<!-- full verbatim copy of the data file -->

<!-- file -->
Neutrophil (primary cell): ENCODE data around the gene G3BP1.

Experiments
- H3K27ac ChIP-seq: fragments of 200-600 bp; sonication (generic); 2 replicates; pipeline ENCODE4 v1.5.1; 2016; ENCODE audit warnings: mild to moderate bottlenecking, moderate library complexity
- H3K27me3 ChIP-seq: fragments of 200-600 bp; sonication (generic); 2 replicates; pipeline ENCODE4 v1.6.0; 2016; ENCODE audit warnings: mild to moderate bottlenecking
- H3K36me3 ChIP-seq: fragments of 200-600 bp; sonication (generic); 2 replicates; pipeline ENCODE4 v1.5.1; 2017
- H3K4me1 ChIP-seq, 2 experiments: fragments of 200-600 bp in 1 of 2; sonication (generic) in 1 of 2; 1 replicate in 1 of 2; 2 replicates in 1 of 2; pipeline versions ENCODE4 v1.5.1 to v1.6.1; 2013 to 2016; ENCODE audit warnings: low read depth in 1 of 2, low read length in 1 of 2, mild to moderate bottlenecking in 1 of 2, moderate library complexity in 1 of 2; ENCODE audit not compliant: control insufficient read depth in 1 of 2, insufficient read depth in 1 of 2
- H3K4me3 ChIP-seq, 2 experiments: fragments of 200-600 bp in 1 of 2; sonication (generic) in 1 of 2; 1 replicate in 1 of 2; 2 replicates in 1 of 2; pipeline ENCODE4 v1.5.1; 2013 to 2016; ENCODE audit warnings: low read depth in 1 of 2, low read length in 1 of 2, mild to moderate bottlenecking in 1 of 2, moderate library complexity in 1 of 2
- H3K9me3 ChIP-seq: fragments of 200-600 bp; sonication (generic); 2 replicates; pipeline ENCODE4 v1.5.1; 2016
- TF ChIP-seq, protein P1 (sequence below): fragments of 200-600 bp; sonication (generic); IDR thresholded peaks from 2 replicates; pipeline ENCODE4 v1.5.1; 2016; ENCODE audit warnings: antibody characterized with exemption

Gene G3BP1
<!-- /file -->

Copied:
Neutrophil (primary cell): ENCODE data around the gene G3BP1.

Experiments
- H3K27ac ChIP-seq: fragments of 200-600 bp; sonication (generic); 2 replicates; pipeline ENCODE4 v1.5.1; 2016; ENCODE audit warnings: mild to moderate bottlenecking, moderate library complexity
- H3K27me3 ChIP-seq: fragments of 200-600 bp; sonication (generic); 2 replicates; pipeline ENCODE4 v1.6.0; 2016; ENCODE audit warnings: mild to moderate bottlenecking
- H3K36me3 ChIP-seq: fragments of 200-600 bp; sonication (generic); 2 replicates; pipeline ENCODE4 v1.5.1; 2017
- H3K4me1 ChIP-seq, 2 experiments: fragments of 200-600 bp in 1 of 2; sonication (generic) in 1 of 2; 1 replicate in 1 of 2; 2 replicates in 1 of 2; pipeline versions ENCODE4 v1.5.1 to v1.6.1; 2013 to 2016; ENCODE audit warnings: low read depth in 1 of 2, low read length in 1 of 2, mild to moderate bottlenecking in 1 of 2, moderate library complexity in 1 of 2; ENCODE audit not compliant: control insufficient read depth in 1 of 2, insufficient read depth in 1 of 2
- H3K4me3 ChIP-seq, 2 experiments: fragments of 200-600 bp in 1 of 2; sonication (generic) in 1 of 2; 1 replicate in 1 of 2; 2 replicates in 1 of 2; pipeline ENCODE4 v1.5.1; 2013 to 2016; ENCODE audit warnings: low read depth in 1 of 2, low read length in 1 of 2, mild to moderate bottlenecking in 1 of 2, moderate library complexity in 1 of 2
- H3K9me3 ChIP-seq: fragments of 200-600 bp; sonication (generic); 2 replicates; pipeline ENCODE4 v1.5.1; 2016
- TF ChIP-seq, protein P1 (sequence below): fragments of 200-600 bp; sonication (generic); IDR thresholded peaks from 2 replicates; pipeline ENCODE4 v1.5.1; 2016; ENCODE audit warnings: antibody characterized with exemption

Gene G3BP1